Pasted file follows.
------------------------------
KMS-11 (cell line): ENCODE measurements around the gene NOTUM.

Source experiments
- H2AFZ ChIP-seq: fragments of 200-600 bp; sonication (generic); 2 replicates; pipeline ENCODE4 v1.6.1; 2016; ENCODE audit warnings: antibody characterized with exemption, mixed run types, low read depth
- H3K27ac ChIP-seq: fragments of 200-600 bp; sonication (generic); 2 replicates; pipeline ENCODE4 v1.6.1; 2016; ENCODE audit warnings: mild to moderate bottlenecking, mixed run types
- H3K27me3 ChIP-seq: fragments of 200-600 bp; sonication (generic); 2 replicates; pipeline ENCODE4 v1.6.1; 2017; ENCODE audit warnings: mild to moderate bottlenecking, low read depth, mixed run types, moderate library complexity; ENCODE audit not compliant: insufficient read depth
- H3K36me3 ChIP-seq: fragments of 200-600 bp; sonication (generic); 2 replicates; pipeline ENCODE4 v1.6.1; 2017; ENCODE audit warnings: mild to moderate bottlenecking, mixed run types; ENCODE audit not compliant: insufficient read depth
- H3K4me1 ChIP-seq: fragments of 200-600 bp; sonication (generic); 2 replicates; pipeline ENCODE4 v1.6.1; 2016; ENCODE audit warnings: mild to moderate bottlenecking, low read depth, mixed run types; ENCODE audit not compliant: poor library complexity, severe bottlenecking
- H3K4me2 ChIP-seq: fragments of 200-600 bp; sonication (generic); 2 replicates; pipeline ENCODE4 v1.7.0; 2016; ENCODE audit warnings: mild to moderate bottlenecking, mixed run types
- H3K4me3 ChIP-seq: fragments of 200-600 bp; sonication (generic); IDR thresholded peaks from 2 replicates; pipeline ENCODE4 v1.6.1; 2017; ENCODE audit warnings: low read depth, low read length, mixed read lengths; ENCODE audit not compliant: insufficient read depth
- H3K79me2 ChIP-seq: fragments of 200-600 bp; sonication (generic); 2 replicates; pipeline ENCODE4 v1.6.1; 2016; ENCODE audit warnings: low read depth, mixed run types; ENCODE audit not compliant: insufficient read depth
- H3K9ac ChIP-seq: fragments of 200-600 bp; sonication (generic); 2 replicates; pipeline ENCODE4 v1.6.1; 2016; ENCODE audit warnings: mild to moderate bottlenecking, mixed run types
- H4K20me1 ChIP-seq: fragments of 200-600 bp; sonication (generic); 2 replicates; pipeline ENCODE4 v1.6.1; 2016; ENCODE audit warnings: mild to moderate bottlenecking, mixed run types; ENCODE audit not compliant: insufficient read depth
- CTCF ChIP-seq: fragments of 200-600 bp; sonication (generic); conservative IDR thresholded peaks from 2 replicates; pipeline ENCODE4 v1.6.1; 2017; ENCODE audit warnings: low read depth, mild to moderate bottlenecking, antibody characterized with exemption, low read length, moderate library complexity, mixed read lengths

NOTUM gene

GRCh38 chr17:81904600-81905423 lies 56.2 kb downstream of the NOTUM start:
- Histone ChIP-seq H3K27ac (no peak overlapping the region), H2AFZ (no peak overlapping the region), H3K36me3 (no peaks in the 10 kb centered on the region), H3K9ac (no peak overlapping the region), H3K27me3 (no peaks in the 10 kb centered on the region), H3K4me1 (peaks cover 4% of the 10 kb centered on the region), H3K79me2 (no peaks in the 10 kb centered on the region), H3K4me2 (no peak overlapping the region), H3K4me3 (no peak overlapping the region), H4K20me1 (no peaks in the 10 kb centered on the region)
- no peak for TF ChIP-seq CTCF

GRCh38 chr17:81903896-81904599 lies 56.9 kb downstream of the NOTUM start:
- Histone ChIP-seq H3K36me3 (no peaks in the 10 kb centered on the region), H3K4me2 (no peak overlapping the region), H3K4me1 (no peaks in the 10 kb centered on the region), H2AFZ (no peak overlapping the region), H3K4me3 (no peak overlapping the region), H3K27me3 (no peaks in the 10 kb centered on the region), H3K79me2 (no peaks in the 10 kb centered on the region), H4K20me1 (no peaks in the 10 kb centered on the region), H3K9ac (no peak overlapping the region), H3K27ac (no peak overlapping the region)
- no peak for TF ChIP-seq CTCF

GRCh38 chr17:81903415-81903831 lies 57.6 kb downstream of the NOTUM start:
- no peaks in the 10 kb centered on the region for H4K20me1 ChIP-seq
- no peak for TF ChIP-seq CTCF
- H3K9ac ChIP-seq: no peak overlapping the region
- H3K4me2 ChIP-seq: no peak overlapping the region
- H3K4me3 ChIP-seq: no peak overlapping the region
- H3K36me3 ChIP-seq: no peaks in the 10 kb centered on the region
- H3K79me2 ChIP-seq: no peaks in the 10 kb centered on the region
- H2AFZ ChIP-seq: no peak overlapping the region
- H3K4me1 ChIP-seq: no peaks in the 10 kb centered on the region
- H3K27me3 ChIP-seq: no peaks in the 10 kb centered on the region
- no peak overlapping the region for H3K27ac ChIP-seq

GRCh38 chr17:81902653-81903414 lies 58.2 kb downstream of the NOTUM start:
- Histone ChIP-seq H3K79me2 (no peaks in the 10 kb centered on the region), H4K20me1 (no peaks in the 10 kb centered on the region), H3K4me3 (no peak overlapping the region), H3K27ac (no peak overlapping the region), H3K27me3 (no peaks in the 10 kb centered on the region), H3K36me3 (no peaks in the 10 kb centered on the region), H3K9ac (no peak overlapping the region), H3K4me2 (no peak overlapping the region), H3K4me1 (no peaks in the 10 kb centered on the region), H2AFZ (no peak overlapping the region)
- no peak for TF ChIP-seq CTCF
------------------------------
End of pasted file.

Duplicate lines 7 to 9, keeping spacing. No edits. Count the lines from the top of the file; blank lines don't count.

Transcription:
- H3K4me1 ChIP-seq: fragments of 200-600 bp; sonication (generic); 2 replicates; pipeline ENCODE4 v1.6.1; 2016; ENCODE audit warnings: mild to moderate bottlenecking, low read depth, mixed run types; ENCODE audit not compliant: poor library complexity, severe bottlenecking
- H3K4me2 ChIP-seq: fragments of 200-600 bp; sonication (generic); 2 replicates; pipeline ENCODE4 v1.7.0; 2016; ENCODE audit warnings: mild to moderate bottlenecking, mixed run types
- H3K4me3 ChIP-seq: fragments of 200-600 bp; sonication (generic); IDR thresholded peaks from 2 replicates; pipeline ENCODE4 v1.6.1; 2017; ENCODE audit warnings: low read depth, low read length, mixed read lengths; ENCODE audit not compliant: insufficient read depth